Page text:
[plt-scheme] Multimedia file format questions

From: Robby Findler (robby at cs.uchicago.edu)
Date: Fri Oct 1 21:14:02 EDT 2004

On Oct 1, 2004, at 7:49 PM, Don Blaheta wrote:

>   For list-related administrative tasks:
>   http://list.cs.brown.edu/mailman/listinfo/plt-scheme
> I teach an intro CS class that uses ProfessorJ, and I wanted to write
> some scripts to manipulate the .bjava files they handin, so I've been
> learning a lot about snips and mzscheme's OO implementation in the last
> day or two.  But I have a few questions:
> * Is there some way to actually load a file in the PLT multimedia file
>   format, other than calling the load-file method on something that
>   implements editor<%> ?  Is the file format actually documented
>   anywhere (all signs point to no)?  (This is less of a big deal now
>   that I know I can get text% from the command line using mred -z,
>   actually.  But I'm still curious.)

Yes, you're right: not really. Partly that's because we've not 
documented the main file format and partly that's because it's 
extensible. That is, each snip gets to decide how it writes its own 
content out.

> * I need to get at java-interactions-box%; I tried to simply
>   (require (lib "tool.ss" "profj")) but it turns out that class is
>   not actually exported.  I'm still quite new to the PLT module
>   model---is there some way to get around this?  (How does DrScheme do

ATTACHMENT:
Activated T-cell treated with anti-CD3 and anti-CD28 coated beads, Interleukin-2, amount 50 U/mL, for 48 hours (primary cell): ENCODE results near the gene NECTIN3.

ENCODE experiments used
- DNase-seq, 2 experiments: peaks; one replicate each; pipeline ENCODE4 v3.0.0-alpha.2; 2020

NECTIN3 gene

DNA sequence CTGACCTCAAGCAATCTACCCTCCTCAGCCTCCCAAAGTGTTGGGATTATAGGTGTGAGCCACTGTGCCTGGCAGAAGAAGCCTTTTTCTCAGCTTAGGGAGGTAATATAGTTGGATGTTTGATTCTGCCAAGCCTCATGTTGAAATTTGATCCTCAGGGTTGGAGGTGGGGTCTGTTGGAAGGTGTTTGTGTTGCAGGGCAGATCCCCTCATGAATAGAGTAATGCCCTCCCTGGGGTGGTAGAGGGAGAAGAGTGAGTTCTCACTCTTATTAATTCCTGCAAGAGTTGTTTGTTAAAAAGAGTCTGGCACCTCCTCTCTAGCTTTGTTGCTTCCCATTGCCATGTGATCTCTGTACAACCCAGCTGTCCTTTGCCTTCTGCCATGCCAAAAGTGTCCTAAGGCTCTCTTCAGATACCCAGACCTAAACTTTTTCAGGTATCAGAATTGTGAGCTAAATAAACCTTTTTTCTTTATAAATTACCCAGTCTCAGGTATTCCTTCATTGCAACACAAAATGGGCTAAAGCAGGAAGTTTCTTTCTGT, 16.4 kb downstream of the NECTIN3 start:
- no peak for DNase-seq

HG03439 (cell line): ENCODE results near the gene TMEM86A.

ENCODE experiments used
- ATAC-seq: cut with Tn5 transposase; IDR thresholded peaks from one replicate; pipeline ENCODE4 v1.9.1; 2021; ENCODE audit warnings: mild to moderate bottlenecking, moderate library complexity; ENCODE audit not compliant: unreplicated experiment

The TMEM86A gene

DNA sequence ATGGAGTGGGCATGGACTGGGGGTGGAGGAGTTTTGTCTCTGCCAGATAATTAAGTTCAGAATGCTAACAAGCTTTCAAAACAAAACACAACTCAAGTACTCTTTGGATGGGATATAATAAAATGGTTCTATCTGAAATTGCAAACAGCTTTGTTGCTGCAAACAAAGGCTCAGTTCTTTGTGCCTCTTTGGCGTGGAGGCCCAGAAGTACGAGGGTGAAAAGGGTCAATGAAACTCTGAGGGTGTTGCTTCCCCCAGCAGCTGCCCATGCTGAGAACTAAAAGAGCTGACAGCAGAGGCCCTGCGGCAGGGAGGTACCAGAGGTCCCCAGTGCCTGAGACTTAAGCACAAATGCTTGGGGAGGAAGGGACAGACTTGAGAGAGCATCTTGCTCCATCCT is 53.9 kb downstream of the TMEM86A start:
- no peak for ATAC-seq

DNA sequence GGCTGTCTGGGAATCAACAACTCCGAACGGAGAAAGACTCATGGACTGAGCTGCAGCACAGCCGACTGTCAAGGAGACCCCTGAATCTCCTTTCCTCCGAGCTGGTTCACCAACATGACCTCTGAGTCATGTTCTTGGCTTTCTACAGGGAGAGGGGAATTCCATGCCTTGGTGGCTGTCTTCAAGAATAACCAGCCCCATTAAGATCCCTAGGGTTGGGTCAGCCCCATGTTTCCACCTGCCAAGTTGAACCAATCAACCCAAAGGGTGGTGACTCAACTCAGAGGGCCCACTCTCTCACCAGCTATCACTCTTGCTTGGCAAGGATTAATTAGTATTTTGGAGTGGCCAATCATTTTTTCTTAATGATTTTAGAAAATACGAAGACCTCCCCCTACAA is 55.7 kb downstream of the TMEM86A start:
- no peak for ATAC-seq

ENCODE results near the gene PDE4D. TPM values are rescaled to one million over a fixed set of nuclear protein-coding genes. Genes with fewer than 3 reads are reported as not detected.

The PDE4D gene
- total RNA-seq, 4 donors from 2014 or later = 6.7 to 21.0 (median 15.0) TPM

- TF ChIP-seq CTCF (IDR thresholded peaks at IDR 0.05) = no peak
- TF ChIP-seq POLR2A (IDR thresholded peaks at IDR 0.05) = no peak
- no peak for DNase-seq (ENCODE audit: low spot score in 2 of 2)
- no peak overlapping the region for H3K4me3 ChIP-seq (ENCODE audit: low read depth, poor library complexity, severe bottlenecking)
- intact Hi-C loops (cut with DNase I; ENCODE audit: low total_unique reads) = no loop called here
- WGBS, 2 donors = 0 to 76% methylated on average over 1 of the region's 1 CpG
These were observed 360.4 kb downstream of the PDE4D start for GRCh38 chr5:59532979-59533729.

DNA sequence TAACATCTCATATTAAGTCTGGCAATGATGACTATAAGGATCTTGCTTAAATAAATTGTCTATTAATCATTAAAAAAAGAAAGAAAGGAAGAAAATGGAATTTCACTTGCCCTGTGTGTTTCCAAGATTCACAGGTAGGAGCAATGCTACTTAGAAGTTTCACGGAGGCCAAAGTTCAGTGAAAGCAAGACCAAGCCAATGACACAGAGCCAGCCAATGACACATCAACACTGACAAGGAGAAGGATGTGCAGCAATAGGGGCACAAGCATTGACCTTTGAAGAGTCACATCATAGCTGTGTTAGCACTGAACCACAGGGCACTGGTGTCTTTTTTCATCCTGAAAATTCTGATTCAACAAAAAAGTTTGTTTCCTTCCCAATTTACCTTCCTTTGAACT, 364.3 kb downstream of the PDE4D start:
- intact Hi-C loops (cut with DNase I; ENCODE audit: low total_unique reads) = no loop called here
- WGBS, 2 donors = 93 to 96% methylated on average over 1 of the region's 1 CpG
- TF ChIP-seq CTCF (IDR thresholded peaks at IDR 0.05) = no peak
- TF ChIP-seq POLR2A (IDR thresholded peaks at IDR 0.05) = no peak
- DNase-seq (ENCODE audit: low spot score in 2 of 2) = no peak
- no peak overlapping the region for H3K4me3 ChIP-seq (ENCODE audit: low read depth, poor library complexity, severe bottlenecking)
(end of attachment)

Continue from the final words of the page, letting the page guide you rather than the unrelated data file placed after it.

>   it?)

Again, it's because DrScheme is extensible. What actually happens: 
drscheme loads too.ss from profj (after reading it's info.ss to find 
the file) and then it hooks itself into drscheme.

But, in principle, a java-interactions-box% doesn't have to be inside 
drscheme. Kathy probably just hasn't had a need to separate it out.

> * Tangentially related: is there a MIME type for the multimedia file
>   format (I presume .scm, .bjava et al would use the same MIME type)?
>   Due to forces not under my control I'm forced to serve course files
>   from an IIS server, and if IIS doesn't know the MIME type for a given
>   file extension, it plugs its ears, says "la la la", and pretends the
>   file doesn't even exist, sending a 404.  (Auggghh.)

Oh, I don't know. application/octct (or something similar) is usually 
what I use when attaching them in email.


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